Swing Away

05 Apr


I was still enduring the Curse of the Bambino. The curse started in 1920 when the Red Sox sold Babe Ruth (The Great Bambino) to the New York Yankees. Now before this happened there are three things you must know. The Red Sox won the first World Series and amassed five total championships shortly after. The Yankees were a complete shithole of a team. Finally, the Sultan of Swat (Ruth) was still a pitcher. Four things happened after the sale. Babe Ruth became a hitter and went on to be the greatest baseball player of all time and the name most synonymous with the sport. The Red Sox didn’t win a championship for 86 years. The Red Sox owner used the one hundred thousand dollars to finance a Broadway musical in New York, no less. The Yankees became the most successful sports franchise in North America and won 27 World Championships, including one in 1999.

“Swing away, son!”

That’s what my grandfather used to say all the time. It was pretty much his catch phrase. The man is dead now, but I swear to the lord and his savior of a son I still hear it said in my sleep. The man was born and raised in New York City. Brooklyn to be exact, back before it was filled with, and I quote him, “Those fucking thug niggers”. Did I mention he cussed like a sailor? He wasn’t one, but he did fight in World War II and he was a fireman. He would always insist on him being called an ex-fireMAN. He would say, “I am a man and I fought fires, what the fuck is insensitive about that?” Personally, I don’t care too much about being PC, one way or the other. However, I do think risking your life for as long as the body was willing deserves some clout and the freedom to say whatever you damn well please.

“See that boy? That’s a real fucking swing. Hear that crack? You only hear that in Yankee Stadium.” He was talking about the one built in 1923, not the new one tailored made for Alex Rodriguez and his steroid infused swing. He was also talking about Derek Jeter back when he was young in 1999 and hitting in the four hole. I had just turned ten and I was and still am a Red Sox fan. My grandfather, however, decided to take me to a Yankees game because, and I quote, “you might as well punch me in the berries, spit in my face, and stab me in the kidney so I die nice and slow than go to Fenway!” (home of the Sox). Can you tell there is a rivalry?


“There goes Scottie! Hitting Jeter in! See that boy? See him swing away? Gotta have a low stance like Scottie there. Turn your hips when you swing away, that’s where you get your power boy!”

Third baseman Scott Brosius had hit one of 17 home runs he would hit that season.  When I was a kid, I thought my grandfather hated me. Honestly, why else would he take me to see the Yankees, a team I was required by Boston law to hate? Well, like everyone, there was a lot of shit I just flat out didn’t understand as a child.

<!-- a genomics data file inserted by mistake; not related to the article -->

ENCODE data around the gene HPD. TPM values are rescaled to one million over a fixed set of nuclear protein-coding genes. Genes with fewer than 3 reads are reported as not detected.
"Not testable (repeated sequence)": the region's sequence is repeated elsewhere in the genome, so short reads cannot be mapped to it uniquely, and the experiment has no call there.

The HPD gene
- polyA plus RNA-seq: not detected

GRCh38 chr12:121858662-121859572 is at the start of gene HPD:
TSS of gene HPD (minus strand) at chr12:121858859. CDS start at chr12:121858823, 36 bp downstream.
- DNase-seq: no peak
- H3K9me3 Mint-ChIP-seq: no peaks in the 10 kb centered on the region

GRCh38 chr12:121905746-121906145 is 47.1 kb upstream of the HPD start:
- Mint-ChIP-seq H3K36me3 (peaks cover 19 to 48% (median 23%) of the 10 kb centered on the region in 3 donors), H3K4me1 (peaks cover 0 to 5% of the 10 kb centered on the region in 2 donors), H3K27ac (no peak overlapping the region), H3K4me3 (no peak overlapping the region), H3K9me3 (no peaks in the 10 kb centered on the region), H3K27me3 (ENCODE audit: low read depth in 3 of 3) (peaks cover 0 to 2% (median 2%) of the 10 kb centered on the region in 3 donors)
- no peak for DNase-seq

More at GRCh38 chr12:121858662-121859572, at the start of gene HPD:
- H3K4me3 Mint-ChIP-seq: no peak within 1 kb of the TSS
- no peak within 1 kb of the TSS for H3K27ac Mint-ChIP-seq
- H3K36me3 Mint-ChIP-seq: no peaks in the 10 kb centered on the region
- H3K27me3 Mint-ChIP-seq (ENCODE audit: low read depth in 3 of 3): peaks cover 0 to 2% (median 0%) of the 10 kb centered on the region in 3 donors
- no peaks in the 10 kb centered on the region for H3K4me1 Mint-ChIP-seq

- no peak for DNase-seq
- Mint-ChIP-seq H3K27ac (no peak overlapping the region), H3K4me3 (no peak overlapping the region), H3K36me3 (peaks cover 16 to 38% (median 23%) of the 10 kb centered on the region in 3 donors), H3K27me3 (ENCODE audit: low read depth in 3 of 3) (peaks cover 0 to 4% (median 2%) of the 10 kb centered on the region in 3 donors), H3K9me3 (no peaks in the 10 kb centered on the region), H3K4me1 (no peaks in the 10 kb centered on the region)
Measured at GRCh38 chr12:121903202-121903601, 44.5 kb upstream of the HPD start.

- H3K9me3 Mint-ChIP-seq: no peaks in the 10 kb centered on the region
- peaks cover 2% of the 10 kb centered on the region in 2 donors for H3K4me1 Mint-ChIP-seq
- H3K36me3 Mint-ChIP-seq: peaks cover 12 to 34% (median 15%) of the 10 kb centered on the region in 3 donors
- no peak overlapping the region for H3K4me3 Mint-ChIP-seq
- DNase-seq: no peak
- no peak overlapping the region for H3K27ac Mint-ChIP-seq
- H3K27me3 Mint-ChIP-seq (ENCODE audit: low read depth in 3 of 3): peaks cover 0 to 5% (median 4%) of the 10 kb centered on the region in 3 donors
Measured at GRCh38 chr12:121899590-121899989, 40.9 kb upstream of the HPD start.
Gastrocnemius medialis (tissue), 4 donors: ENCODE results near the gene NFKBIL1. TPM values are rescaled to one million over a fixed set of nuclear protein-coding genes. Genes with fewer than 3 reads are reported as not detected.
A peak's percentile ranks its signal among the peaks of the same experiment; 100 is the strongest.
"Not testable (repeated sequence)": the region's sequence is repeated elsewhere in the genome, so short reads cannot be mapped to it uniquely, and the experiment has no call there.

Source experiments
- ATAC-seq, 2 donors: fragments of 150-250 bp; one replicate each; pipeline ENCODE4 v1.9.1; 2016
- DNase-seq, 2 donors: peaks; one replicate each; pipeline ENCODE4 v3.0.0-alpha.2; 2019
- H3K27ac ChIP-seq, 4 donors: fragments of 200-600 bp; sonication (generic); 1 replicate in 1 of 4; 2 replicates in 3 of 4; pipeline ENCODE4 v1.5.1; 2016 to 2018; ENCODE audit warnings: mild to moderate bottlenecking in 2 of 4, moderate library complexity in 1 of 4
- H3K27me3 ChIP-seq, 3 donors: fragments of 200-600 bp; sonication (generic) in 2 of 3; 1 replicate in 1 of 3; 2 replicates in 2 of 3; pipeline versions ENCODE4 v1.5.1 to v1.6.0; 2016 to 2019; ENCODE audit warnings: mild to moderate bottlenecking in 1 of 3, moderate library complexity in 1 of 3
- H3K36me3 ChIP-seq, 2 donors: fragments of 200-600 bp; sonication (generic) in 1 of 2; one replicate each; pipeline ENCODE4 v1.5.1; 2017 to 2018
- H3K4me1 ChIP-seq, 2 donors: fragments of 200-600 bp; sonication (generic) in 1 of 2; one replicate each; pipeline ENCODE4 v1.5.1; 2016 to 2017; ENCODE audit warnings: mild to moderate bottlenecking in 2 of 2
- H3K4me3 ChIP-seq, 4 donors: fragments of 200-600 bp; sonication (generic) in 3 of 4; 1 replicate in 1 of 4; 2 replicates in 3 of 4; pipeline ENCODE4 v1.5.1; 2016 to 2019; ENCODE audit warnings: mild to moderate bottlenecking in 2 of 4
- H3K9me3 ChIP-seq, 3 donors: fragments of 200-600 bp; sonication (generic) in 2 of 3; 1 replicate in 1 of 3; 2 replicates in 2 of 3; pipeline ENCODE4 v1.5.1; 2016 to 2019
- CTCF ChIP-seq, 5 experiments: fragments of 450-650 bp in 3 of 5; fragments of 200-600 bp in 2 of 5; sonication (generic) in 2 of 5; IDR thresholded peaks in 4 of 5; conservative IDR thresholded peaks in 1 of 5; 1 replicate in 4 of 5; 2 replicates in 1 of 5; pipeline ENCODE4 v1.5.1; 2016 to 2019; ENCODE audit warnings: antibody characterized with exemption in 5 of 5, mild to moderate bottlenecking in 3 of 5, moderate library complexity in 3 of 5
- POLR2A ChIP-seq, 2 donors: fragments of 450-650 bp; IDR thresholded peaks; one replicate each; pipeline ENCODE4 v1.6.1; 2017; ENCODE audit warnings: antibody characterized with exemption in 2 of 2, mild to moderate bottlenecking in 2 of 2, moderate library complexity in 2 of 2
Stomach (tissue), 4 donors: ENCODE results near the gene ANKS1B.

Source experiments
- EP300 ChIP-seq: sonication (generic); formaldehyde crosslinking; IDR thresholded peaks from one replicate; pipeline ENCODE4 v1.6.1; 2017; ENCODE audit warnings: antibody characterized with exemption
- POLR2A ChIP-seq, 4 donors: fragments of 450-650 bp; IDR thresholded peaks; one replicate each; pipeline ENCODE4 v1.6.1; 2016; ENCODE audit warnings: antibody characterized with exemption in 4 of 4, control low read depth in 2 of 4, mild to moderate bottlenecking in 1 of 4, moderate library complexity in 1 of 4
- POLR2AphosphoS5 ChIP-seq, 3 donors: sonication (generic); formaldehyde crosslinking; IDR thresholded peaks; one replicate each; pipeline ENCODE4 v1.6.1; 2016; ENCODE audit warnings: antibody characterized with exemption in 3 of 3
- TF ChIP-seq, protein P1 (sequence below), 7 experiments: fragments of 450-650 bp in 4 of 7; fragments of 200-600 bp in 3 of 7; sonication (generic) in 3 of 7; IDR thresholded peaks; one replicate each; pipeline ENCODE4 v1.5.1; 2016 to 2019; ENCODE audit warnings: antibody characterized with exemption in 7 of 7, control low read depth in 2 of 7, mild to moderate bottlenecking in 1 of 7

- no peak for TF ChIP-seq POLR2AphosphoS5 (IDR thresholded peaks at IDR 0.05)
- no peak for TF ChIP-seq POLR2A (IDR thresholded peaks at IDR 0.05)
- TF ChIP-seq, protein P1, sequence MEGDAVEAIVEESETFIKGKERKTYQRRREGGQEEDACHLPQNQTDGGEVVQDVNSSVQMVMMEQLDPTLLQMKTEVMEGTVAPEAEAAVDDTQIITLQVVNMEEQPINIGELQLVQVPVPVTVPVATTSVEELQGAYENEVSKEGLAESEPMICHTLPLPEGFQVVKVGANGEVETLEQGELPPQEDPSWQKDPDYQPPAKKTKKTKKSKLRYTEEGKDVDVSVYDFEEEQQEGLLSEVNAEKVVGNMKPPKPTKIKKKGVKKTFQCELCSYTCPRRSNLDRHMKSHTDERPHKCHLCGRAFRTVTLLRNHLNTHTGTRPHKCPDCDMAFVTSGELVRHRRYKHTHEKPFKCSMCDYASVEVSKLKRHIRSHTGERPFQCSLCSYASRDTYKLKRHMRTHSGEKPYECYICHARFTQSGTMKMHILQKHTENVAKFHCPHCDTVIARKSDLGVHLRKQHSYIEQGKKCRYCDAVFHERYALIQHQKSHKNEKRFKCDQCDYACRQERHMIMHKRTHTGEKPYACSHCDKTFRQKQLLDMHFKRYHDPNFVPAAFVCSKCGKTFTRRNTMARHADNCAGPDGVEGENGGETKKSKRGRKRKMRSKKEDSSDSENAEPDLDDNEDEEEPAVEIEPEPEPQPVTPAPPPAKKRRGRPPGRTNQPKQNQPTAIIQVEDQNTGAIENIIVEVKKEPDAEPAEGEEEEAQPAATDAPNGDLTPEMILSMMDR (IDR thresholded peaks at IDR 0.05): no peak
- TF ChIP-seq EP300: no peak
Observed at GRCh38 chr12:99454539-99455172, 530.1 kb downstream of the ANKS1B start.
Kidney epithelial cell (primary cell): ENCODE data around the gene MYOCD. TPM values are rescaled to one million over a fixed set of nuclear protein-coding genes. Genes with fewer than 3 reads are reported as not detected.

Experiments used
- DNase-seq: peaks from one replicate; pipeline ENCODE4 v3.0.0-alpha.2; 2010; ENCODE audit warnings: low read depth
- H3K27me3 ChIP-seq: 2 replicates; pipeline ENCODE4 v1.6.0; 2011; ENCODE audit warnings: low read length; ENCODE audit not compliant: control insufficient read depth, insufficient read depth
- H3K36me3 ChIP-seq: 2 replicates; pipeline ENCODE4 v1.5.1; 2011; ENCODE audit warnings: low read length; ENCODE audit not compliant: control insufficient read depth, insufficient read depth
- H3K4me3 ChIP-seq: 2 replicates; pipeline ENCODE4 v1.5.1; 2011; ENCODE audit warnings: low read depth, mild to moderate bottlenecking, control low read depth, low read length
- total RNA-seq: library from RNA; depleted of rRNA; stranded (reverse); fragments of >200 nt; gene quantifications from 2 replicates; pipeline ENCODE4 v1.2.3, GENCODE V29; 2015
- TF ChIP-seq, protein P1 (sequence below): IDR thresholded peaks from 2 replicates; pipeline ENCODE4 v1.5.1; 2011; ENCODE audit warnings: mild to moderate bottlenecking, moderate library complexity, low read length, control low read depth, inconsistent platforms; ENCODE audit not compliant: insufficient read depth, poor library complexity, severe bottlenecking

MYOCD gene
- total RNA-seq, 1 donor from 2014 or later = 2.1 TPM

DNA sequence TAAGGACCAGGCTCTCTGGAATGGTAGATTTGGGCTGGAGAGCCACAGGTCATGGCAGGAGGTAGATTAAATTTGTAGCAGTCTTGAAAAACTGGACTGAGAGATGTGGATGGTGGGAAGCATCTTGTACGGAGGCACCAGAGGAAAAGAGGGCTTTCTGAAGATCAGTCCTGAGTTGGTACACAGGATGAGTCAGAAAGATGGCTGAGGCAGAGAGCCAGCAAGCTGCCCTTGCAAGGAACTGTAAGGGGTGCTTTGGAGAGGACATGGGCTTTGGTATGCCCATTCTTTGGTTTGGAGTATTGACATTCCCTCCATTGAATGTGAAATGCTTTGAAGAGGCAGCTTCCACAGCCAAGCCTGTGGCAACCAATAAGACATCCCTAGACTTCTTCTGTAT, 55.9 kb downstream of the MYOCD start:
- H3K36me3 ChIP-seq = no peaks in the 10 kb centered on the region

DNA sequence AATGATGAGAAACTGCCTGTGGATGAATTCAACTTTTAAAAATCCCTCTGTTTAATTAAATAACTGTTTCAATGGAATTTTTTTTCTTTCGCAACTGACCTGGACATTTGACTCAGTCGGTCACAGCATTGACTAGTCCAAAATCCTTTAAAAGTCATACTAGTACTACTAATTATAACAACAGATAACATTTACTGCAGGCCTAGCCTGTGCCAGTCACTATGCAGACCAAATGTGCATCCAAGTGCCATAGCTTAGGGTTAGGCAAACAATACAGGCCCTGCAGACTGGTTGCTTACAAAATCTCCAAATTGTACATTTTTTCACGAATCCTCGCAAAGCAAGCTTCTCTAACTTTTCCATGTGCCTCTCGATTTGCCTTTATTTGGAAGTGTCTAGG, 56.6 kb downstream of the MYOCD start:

For one, those trips to Yankee Stadium taught me the game of baseball.

“Look, hes giving him the signal! I’ll bet ya grandmother’s life that that fucker is gonna go for the squeeze!” Translation: There was a man on third base and in scoring position with only 1 out. The game was in the 8th inning and runs needed to be made in order to get the win. So the hitter at the plate was signaled to bunt down the first base line where he would all but surely be out at first. However, the man at third would have an easy run at home, scoring the run. Oh, and my grandfather loved my grandmother, I swear.

These trips were more than just learning the game.

“Come on son, get the fuck up! The Yanks are gonna win! Cheer god damnit! You might as well root for a team that knows how to fucking win!”

I didn’t get up. I didn’t cheer. I sat there with a frown on my face. My grandfather looked down and smiled. I had no idea then, but my grandfather was teaching me a life lesson that day. Something that was even more important to him than the Yankees. He was teaching me loyalty. He was teaching me that even when the shit hits the fan, you stick to your guns. He was teaching me to never give up.

Fast forward 5 years. October 2004. The Boston Red Sox were facing the New York Yankees in the American League Championship Series. Boston was down 3 games to none losing 4-3 in the ninth inning in game 4. A Boston hitter was walked and his pinch runner stole a base. That led to an RBI single to tie the game 4-4. Move to the 12th inning, David Ortiz hits a 2 run home run to win the game. The Red Sox avoid elimination and begin their road to the impossible. They continued to win, and eventually tied the series at 3 all. No one had ever come back from 3 games down in a series before. Game 7 of the series was watched at my grandfather’s house in Connecticut. The Sox won, and I looked back at my grandfather expecting a look of disgust or anger. He was looking back at me, and I was surprised at what I saw. He was smiling and nodding. My loyalty had paid off, and my grandfather’s lesson was complete.

The Red Sox wound up sweeping the Cardinals that year, winning the World Series and “reversed the curse”. They won again in 2007. My grandfather died in 2008. He left behind a legacy of baseball and loyalty. They closed down the old Yankee Stadium 2 months later.


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Posted by on April 5, 2011 in Flash, Non-Fiction


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